The NBA Geek gives us the Ten Worst Signings of the 2012 Off-Season (so far!)

What the heck?

Patrick(@nbageek) over at the NBA Geek just put up a great post on some of the worst deals we’ve seen inked in the current crazy free agency. I wanted to repeat Patrick’s list and give a little commentary on the subject. Patrick does a great in depth analysis of each player, so definitely give his piece a read.

*Wins Produced Ceiling is the most Wins Produced each player has had in a single season in their past three seasons.
Player Signing Team Contract WP Ceiling
Marco Belinelli Chicago Bulls 1 year at $2 million/year 2.3
Raymond Felton  New York Knicks 3 years $3.3 million/year 8.1
Kirk Hinrich Chicago Bulls 2 years at $3 million/year  3.9
Jamal Crawford L.A. Clippers 4 years at $6.5 million/year  6.1
Chris Kaman  Dallas Mavericks 1 year at $8 million/year  0.4
O.J. Mayo Dallas Mavericks  2 years at $4 million/year 6.1
Nick Young Philadelphia 76ers 1 year at $6 million/year  0.2
Michael Beasley  Phoenix Suns 3 years at $6 million/year  3.9
Jeff Green Boston Celtics  Rumored 4 years at $10 million/year 2.5
Brook Lopez  New Jersey Nets 4 years at $15 million/year  6.4

A brief rundown of the numbers. The above players will combine for roughly $64 million a year in salaries. At their best they have combined for a total of 37 wins a season! For any fans of these teams, it’s hard to be optimistic.

There is one name I may disagree with Patrick a little on. O.J. Mayo is young and has actually played up near his contract value in the past. If a team is going to take a risk on a mediocre player, it may as well be a young one and a cheap one. There is not another name on this list that I can justify though. Not all names appear that terrible but Patrick gives some very good reasons for why, beyond just the money, these signings are bad.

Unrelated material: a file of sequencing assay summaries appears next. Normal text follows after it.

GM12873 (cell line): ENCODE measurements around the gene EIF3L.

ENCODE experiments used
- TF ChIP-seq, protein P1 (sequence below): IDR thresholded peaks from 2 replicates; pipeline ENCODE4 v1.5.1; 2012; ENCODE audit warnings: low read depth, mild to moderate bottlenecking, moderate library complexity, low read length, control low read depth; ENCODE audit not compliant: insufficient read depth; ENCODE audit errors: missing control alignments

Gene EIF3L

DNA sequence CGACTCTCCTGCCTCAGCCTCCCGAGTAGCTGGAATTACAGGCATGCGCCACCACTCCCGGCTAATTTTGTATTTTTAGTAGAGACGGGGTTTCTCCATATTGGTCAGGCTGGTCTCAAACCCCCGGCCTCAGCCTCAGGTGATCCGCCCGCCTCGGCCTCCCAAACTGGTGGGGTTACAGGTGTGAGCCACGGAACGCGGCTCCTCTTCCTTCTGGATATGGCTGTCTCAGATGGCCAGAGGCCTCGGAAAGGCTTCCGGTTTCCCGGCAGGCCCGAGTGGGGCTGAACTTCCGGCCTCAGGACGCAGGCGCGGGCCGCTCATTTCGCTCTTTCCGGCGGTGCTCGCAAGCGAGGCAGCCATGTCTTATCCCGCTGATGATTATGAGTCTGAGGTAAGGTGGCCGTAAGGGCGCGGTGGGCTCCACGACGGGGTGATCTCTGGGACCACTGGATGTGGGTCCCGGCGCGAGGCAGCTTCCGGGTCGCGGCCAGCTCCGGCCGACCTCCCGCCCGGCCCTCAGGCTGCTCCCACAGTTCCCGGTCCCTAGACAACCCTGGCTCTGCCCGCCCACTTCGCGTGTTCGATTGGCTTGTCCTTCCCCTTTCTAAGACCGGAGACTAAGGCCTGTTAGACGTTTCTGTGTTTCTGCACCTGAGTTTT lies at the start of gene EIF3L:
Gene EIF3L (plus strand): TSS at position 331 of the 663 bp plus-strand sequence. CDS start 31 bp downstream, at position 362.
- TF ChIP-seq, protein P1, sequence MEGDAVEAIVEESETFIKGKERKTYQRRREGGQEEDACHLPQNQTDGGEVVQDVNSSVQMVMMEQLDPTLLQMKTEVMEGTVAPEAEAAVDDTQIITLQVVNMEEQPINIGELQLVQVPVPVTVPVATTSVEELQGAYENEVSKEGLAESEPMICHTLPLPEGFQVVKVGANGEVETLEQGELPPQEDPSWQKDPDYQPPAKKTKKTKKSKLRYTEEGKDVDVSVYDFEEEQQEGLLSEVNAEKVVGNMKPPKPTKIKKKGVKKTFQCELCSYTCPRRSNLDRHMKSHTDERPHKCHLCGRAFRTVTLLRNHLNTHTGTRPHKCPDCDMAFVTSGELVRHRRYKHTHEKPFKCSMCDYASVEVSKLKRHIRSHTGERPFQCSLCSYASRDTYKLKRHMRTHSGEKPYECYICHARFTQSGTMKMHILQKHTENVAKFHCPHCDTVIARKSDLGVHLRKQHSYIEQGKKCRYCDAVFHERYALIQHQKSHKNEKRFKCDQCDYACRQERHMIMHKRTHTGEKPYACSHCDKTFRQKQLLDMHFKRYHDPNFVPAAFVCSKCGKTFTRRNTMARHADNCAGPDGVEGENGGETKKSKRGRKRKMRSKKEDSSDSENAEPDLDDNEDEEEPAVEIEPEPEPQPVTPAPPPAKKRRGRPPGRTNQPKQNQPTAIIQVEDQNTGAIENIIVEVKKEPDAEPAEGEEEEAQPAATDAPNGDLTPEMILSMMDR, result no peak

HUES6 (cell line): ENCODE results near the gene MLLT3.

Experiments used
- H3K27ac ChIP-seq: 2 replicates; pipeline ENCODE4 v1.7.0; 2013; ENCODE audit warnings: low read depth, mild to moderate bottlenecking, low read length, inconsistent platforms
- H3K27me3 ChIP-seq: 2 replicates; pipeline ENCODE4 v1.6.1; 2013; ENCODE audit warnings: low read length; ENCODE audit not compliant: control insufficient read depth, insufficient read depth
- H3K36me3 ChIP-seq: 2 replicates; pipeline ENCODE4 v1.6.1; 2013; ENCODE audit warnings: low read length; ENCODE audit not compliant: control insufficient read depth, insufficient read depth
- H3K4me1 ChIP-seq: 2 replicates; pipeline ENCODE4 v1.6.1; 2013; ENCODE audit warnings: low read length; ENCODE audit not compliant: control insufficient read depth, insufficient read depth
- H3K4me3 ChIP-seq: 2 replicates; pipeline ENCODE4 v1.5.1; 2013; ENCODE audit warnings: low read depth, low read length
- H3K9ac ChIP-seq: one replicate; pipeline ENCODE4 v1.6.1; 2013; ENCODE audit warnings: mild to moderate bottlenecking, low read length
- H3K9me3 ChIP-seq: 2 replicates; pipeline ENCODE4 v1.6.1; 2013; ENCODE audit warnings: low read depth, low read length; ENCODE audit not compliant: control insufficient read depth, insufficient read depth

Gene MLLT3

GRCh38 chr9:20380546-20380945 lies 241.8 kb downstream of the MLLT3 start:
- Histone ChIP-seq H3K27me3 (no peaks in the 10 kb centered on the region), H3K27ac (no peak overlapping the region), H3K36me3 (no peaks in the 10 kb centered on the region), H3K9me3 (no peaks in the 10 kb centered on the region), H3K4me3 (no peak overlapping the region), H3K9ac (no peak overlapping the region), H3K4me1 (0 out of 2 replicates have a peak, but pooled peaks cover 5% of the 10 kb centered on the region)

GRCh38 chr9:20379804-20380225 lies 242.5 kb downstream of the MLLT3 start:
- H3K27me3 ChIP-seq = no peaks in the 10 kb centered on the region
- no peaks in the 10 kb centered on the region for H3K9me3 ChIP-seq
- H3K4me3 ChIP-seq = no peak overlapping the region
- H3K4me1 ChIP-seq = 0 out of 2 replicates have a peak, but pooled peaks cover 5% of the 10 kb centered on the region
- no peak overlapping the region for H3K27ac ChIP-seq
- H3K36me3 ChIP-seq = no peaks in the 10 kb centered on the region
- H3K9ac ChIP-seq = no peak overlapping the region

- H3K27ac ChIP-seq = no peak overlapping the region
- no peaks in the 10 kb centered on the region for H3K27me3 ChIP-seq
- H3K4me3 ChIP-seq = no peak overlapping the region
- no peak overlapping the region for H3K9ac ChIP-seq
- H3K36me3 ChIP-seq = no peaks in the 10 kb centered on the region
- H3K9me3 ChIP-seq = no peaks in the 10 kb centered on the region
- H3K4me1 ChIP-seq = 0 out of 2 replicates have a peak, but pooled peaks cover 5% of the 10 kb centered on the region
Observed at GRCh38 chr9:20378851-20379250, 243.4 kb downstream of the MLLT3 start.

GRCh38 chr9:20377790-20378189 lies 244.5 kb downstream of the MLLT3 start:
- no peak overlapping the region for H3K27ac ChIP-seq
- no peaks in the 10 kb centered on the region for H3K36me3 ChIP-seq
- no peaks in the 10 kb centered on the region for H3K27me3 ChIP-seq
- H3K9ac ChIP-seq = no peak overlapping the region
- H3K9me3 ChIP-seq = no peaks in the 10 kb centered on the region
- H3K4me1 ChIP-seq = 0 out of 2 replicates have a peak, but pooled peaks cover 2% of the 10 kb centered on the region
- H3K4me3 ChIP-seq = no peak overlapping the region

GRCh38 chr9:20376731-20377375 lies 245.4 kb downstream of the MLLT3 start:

Closing Thoughts

Patrick also makes the good point that teams are required to spend a good portion of their cap space (85% and then later up to 90%) Thus, we can’t be too mad for overspending. The bigger issue is making poor substitutions, as in the case of Chicago or Dallas, or just plain bad signings (as in most of the others).

I think a bigger issue arises when teams feel they’ve underperformed. Take Chicago. Two seasons in a row they’ve finished with the best record in the league. Two seasons they’ve “underperformed” in the playoffs. In the off-season the team has felt the need to do something, anything, to improve! And yet, their moves haven’t been that good. The same can probably be said of Dallas and their Haywood for Kaman move. It’s not a good move, but it’s a move. It’s something, right? However, I don’t feel that’s better than nothing. The advice I’d like to give teams is this – your heart is in the right spot, you want to improve your team. However, you’re acting too much on emotion. Sometimes slowing down and not overreacting can be the difference between a dynasty, and missing out on potential greatness.

-Dre (well really Patrick paraphrased)

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